At this point in my walk, I met a very helpful Harringey Council official checking how many litter bins they’d lost and after asking the way I walked under the railway to Bruce Castle Park.
Sadly, the museum doesn’t open until one and I was too early. As Sir Rowland Hill once owned the house, the museum also features a history of the Royal Mail.
I will return to see if there is anything my father printed. It does have the archive of Wood Green Empire and my father certainly did their posters and programs in his works in Station Road, Wood Green.
It was a very surprising area, especially as you consider it was only a coiuple of hundred metres from the riots in the High Street.
From Bruce Grove, I walked up Tottenham High Road, intended to get as far as White Hart Lane station.
There is some sign of looting and arson.
This Aldi store had seen its last, but on the other side of the road, things were different.
The criminality seems to have been very selective. This Grade II Listed building at 639, seems to have been untouched except for the windows.
But had they been boarded up before? Let’s hope someone finds a worthwhile use for the building.
It was just opposite the Carpetright store, that is now completely flattened.
One thing I noticed was that the bus and location maps that are so common in Hackney and Islington seemed to be totally missing from the bus stops.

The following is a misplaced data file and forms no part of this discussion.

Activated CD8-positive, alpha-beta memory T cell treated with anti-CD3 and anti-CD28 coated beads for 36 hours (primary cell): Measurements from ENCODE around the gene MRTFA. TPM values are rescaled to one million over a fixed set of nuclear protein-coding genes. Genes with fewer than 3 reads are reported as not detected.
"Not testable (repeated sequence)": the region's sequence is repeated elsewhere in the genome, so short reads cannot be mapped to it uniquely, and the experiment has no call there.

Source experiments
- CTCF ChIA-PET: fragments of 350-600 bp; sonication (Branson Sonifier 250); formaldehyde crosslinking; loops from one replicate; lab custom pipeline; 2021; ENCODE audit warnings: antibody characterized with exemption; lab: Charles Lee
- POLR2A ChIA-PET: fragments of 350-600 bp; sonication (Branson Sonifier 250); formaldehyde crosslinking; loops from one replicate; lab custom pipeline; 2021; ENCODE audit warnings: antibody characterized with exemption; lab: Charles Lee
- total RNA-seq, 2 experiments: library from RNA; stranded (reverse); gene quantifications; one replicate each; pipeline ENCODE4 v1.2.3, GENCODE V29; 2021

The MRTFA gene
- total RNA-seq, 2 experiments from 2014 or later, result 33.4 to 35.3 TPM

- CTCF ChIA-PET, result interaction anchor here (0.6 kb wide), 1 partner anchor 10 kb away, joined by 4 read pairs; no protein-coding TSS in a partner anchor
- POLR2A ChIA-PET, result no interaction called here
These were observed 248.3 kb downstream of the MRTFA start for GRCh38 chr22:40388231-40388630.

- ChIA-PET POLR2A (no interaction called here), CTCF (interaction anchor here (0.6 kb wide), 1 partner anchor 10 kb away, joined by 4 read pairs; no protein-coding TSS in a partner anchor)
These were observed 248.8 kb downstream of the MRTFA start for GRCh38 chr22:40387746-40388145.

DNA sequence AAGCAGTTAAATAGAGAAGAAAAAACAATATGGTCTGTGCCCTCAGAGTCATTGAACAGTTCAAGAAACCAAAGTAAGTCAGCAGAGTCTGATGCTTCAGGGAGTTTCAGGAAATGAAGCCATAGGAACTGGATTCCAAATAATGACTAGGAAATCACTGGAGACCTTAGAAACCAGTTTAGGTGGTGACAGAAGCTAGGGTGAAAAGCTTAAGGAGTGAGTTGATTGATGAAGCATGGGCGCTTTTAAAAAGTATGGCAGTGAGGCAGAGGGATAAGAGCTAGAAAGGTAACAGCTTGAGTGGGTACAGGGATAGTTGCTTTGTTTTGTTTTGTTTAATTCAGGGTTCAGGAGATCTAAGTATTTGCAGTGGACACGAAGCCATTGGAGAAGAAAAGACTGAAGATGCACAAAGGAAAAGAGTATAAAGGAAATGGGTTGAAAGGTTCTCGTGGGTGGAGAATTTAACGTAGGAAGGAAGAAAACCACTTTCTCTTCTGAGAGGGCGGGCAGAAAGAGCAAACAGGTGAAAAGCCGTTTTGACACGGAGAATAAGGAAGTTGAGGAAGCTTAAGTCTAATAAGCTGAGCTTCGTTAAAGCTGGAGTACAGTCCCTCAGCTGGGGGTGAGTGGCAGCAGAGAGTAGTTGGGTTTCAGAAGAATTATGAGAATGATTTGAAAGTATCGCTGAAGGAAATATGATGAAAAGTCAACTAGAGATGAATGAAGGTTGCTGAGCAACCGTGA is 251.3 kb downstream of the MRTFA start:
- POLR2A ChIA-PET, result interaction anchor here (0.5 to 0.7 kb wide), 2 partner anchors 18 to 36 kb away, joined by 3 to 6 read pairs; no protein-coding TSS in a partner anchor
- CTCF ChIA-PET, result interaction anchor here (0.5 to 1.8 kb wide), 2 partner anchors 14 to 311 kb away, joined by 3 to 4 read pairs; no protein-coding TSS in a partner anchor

As this area gets more visitors than most because of Tottenham Hotspur, surely they should be on every bus stop. And whilst on the subject of buses, there are not too many light-controlled crossings in the area, which doesn’t make it the most pedestrian-friendly of areas, as often to get to your bus stop, you need to brave the traffic.
Bruce Grove station is a few stops up the line and is really at the south end of Tottenham High Road, where the riots started last week.
The line has been on an embankment since Hackney Downs and there are again steep steps to get down to the road below. Wikipedia makes this claim about the station.
Despite being in the heart of Tottenham and being at one time a busy station, Bruce Grove ticket office is rarely open.
I was using my Freedom Pass, so it didn’t bother me.
I wanted to go to Tottenham today, to answer a few questions that had arisen in my mind after the trip yesterday to IKEA.
I started at Hackney Downs station.
To say it is a dump would not be fair, as I suspect that staff try hard to keep a station that has lacked investment for years, working well.